Having rallied on Tuesday, European stocks dropped 2.2 per cent as investors priced in a lack of dramatic policy action. The euro tumbled against the dollar to its lowest since August 2010 and Spanish and Italian borrowing costs climbed.

A German two-year debt auction gave a stark illustration of how money is dashing for safe havens. Investors snapped up the 4.5 billion euros of paper on offer even though it came with a zero coupon - offering no return at all.

Reuters

Start your day with The Independent, sign up for daily news emails
Arts and Entertainment
Attenborough with the primates
tvWhy BBC producers didn't want to broadcast Sir David Attenborough's famed Rwandan encounter
News
Campbell: ‘Sometimes you have to be economical with the truth’
newsFormer spin doctor says MPs should study tactics of leading sports figures like José Mourinho
Sport
football
Life and Style
Agretti is often compared to its relative, samphire, though is closer in taste to spinach
food + drink
ebooks
ebooksA special investigation by Andy McSmith
News
Kelly Osbourne will play a flight attendant in Sharknado 2
people
News
Down-to-earth: Winstone isn't one for considering his 'legacy'
people
News
The dress can be seen in different colours
i100
Sport
Wes Brown is sent-off
football
Voices
Lance Corporal Joshua Leakey VC
voicesBeware of imitations, but the words of the soldier awarded the Victoria Cross were the real thing, says DJ Taylor
Life and Style
Alexander McQueen's AW 2009/10 collection during Paris Fashion Week
fashionMeet the collaborators who helped create the late designer’s notorious spectacles
Latest stories from i100
Have you tried new the Independent Digital Edition apps?
Independent Dating
and  

By clicking 'Search' you
are agreeing to our
Terms of Use.

iJobs Job Widget
iJobs General

Recruitment Genius: Bookkeeper / Office Co-ordinator

£9 per hour: Recruitment Genius: This role is based within a small family run ...

Recruitment Genius: Designer - Print & Digital

£28000 - £32000 per annum: Recruitment Genius: This Design and marketing agenc...

Recruitment Genius: Quantity Surveyor

£46000 per annum: Recruitment Genius: This property investment firm are lookin...

Recruitment Genius: Telesales / Telemarketing Executive - OTE £30k / £35k plus

£18000 - £35000 per annum: Recruitment Genius: This company specialises provid...

Day In a Page

War with Isis: Fears that the looming battle for Mosul will unleash 'a million refugees'

The battle for Mosul will unleash 'a million refugees'

Aid agencies prepare for vast exodus following planned Iraqi offensive against the Isis-held city, reports Patrick Cockburn
Yvette Cooper: We can't lose the election. There's too much on the line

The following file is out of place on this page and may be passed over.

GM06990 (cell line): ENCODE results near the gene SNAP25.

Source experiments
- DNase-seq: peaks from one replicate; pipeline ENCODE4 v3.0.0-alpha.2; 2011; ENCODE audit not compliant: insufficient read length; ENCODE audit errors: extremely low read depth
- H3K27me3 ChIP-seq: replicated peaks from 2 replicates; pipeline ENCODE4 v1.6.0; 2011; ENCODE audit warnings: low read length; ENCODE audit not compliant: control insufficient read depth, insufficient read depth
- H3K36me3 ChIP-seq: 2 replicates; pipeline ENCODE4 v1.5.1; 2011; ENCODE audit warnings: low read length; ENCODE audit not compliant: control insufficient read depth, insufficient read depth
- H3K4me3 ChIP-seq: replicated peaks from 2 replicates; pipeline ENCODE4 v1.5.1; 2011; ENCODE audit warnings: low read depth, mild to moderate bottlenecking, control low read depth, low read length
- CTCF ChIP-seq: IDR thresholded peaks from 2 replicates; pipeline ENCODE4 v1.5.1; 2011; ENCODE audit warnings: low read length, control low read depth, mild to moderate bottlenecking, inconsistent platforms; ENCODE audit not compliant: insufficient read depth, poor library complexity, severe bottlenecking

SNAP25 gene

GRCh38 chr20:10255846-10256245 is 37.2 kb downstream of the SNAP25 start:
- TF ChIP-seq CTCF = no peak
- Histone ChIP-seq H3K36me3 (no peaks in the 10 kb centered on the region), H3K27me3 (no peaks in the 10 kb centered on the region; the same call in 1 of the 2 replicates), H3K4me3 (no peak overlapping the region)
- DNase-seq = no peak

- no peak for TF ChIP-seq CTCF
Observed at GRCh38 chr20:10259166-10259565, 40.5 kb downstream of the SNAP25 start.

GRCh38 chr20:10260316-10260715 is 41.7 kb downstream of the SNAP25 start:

Yvette Cooper: We can't lose the election. There's too much on the line

The shadow Home Secretary on fighting radical Islam, protecting children, and why anyone in Labour who's thinking beyond May must 'sort themselves out'
A bad week for the Greens: Leader Natalie Bennett's 'car crash' radio interview is followed by Brighton council's failure to set a budget due to infighting

It's not easy being Green

After a bad week in which its leader had a public meltdown and its only city council couldn't agree on a budget vote, what next for the alternative party? It's over to Caroline Lucas to find out
Gorillas nearly missed: BBC producers didn't want to broadcast Sir David Attenborough's famed Rwandan encounter

Gorillas nearly missed

BBC producers didn't want to broadcast Sir David Attenborough's famed Rwandan encounter
Downton Abbey effect sees impoverished Italian nobles inspired to open their doors to paying guests for up to €650 a night

The Downton Abbey effect

Impoverished Italian nobles are opening their doors to paying guests, inspired by the TV drama
China's wild panda numbers have increased by 17% since 2003, new census reveals

China's wild panda numbers on the up

New census reveals 17% since 2003
Barbara Woodward: Britain's first female ambassador to China intends to forge strong links with the growing economic superpower

Our woman in Beijing builds a new relationship

Britain's first female ambassador to China intends to forge strong links with growing economic power
Courage is rare. True humility is even rarer. But the only British soldier to be awarded the Victoria Cross in Afghanistan has both

Courage is rare. True humility is even rarer

Beware of imitations, but the words of the soldier awarded the Victoria Cross were the real thing, says DJ Taylor
Alexander McQueen: The catwalk was a stage for the designer's astonishing and troubling vision

Alexander McQueen's astonishing vision

Ahead of a major retrospective, Alexander Fury talks to the collaborators who helped create the late designer's notorious spectacle
New BBC series savours half a century of food in Britain, from Vesta curries to nouvelle cuisine

Dinner through the decades

A new BBC series challenged Brandon Robshaw and his family to eat their way from the 1950s to the 1990s
Philippa Perry interview: The psychotherapist on McDonald's, fancy specs and meeting Grayson Perry on an evening course

Philippa Perry interview

The psychotherapist on McDonald's, fancy specs and meeting Grayson Perry on an evening course
Bill Granger recipes: Our chef recreates the exoticism of the Indonesian stir-fry

Bill Granger's Indonesian stir-fry recipes

Our chef was inspired by the south-east Asian cuisine he encountered as a teenager
Chelsea vs Tottenham: Harry Kane was at Wembley to see Spurs beat the Blues and win the Capital One Cup - now he's their great hope

Harry Kane interview

The striker was at Wembley to see Spurs beat the Blues and win the Capital One Cup - now he's their great hope
The Last Word: For the good of the game: why on earth don’t we leave Fifa?

Michael Calvin's Last Word

For the good of the game: why on earth don’t we leave Fifa?
HIV pill: Scientists hail discovery of 'game-changer' that cuts the risk of infection among gay men by 86%

Scientists hail daily pill that protects against HIV infection

Breakthrough in battle against global scourge – but will the NHS pay for it?